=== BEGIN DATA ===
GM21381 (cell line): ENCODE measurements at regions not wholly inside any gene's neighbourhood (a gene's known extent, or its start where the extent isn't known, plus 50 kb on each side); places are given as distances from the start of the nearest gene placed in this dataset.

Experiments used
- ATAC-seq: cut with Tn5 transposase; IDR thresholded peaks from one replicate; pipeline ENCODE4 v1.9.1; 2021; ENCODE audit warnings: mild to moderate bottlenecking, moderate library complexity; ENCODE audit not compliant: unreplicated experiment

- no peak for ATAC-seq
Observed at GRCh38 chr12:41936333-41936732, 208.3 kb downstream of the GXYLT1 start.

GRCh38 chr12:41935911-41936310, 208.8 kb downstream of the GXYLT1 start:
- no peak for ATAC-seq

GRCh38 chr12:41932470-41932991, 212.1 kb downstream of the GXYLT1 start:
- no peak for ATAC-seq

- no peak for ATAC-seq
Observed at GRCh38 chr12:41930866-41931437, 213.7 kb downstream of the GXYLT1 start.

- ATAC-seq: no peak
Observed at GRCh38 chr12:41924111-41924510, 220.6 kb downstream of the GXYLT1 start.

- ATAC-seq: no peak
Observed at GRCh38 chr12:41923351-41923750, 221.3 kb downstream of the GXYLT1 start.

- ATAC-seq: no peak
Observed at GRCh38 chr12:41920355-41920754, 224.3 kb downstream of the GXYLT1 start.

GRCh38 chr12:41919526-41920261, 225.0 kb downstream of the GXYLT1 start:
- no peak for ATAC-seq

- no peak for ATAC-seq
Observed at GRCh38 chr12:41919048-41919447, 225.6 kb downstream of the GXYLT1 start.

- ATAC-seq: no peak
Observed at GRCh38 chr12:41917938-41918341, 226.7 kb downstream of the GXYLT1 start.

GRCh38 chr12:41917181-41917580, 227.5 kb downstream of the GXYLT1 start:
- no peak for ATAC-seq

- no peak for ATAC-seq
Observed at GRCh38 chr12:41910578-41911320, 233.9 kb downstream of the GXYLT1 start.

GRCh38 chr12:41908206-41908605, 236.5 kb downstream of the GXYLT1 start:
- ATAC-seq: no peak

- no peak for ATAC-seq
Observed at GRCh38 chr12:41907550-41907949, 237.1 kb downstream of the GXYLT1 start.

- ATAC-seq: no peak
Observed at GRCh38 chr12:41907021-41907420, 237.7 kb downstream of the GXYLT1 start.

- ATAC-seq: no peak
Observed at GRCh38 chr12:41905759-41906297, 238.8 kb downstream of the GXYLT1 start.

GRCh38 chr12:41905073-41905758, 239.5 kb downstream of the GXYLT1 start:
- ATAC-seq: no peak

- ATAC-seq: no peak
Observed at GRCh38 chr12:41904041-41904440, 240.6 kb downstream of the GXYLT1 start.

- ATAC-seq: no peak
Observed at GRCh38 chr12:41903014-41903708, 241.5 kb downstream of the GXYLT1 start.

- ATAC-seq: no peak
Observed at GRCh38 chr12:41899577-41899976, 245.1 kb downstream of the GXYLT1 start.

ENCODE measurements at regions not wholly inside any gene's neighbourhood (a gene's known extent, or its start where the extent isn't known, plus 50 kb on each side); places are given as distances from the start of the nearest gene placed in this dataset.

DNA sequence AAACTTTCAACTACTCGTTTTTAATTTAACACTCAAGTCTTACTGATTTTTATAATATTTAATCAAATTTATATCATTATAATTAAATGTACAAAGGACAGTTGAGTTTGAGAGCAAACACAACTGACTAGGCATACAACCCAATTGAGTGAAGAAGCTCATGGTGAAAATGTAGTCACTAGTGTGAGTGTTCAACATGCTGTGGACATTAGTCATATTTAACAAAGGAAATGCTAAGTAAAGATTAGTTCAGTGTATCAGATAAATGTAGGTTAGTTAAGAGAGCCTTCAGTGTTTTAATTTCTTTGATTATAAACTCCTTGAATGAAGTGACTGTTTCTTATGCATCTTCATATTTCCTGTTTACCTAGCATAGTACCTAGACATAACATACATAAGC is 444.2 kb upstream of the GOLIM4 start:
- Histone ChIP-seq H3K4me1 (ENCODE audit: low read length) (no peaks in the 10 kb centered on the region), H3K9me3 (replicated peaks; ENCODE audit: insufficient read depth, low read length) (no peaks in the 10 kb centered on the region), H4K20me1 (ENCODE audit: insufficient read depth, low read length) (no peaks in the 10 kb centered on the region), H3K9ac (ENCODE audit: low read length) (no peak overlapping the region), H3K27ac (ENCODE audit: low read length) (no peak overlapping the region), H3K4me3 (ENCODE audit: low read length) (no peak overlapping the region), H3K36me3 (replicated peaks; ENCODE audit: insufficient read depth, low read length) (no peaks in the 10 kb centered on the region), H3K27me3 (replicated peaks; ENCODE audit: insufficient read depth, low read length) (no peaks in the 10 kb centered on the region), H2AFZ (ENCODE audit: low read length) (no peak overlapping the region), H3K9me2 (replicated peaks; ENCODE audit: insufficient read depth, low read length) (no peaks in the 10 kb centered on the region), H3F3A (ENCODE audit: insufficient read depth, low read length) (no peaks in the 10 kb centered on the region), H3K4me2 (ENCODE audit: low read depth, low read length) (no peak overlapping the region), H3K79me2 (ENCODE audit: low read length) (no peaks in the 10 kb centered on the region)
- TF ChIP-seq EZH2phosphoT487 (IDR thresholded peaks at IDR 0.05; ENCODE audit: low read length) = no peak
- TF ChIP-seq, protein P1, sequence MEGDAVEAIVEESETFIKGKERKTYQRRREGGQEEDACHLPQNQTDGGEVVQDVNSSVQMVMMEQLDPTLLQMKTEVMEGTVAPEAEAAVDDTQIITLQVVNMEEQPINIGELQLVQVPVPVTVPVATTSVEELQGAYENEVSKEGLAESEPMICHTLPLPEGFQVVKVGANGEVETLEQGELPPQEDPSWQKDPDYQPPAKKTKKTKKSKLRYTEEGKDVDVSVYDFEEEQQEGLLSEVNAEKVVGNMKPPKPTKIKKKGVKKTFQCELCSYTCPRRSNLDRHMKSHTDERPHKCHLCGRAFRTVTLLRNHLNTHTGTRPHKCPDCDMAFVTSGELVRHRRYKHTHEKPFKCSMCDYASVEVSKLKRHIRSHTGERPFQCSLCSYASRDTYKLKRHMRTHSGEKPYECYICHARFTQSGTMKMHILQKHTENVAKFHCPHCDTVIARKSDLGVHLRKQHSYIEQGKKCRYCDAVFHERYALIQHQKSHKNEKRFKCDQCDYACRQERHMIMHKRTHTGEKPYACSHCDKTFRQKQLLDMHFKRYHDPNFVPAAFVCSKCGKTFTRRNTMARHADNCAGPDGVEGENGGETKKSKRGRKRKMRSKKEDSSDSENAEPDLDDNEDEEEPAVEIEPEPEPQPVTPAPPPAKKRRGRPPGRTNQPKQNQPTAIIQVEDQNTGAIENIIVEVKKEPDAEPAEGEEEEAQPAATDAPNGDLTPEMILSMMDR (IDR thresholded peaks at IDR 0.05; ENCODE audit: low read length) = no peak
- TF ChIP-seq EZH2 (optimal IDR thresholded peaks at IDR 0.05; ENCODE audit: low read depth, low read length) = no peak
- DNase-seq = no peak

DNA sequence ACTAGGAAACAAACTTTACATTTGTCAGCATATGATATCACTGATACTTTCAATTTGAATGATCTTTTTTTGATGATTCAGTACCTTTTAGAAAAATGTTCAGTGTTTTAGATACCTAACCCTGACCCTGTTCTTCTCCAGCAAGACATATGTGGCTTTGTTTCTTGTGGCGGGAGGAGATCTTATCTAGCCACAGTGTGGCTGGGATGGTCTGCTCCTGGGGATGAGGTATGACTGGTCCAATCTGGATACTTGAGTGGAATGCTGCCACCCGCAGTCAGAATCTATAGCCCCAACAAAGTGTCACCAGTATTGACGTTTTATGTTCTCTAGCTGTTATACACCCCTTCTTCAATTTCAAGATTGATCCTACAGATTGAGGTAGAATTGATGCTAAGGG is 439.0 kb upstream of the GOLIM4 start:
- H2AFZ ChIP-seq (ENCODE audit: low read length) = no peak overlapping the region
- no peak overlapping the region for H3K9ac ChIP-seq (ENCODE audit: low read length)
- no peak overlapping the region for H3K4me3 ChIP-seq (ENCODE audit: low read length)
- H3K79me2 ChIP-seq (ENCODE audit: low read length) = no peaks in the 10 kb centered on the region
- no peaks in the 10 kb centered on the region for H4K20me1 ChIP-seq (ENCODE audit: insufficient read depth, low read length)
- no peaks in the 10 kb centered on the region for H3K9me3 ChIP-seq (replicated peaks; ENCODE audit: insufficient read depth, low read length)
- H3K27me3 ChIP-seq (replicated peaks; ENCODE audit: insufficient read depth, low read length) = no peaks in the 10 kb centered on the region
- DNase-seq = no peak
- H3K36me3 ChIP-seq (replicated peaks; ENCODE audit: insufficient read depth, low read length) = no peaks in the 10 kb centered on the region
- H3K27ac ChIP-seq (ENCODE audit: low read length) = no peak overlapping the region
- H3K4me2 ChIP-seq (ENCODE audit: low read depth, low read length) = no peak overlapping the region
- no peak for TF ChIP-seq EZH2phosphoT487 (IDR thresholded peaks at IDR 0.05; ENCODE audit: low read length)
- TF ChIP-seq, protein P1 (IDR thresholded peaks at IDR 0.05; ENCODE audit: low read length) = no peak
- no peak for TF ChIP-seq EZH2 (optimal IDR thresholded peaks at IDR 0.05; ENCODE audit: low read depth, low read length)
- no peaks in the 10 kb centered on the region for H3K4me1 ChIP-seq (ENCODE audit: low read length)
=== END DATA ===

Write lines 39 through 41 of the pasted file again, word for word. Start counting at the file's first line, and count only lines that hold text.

Observed at GRCh38 chr12:41904041-41904440, 240.6 kb downstream of the GXYLT1 start.

- ATAC-seq: no peak
Observed at GRCh38 chr12:41903014-41903708, 241.5 kb downstream of the GXYLT1 start.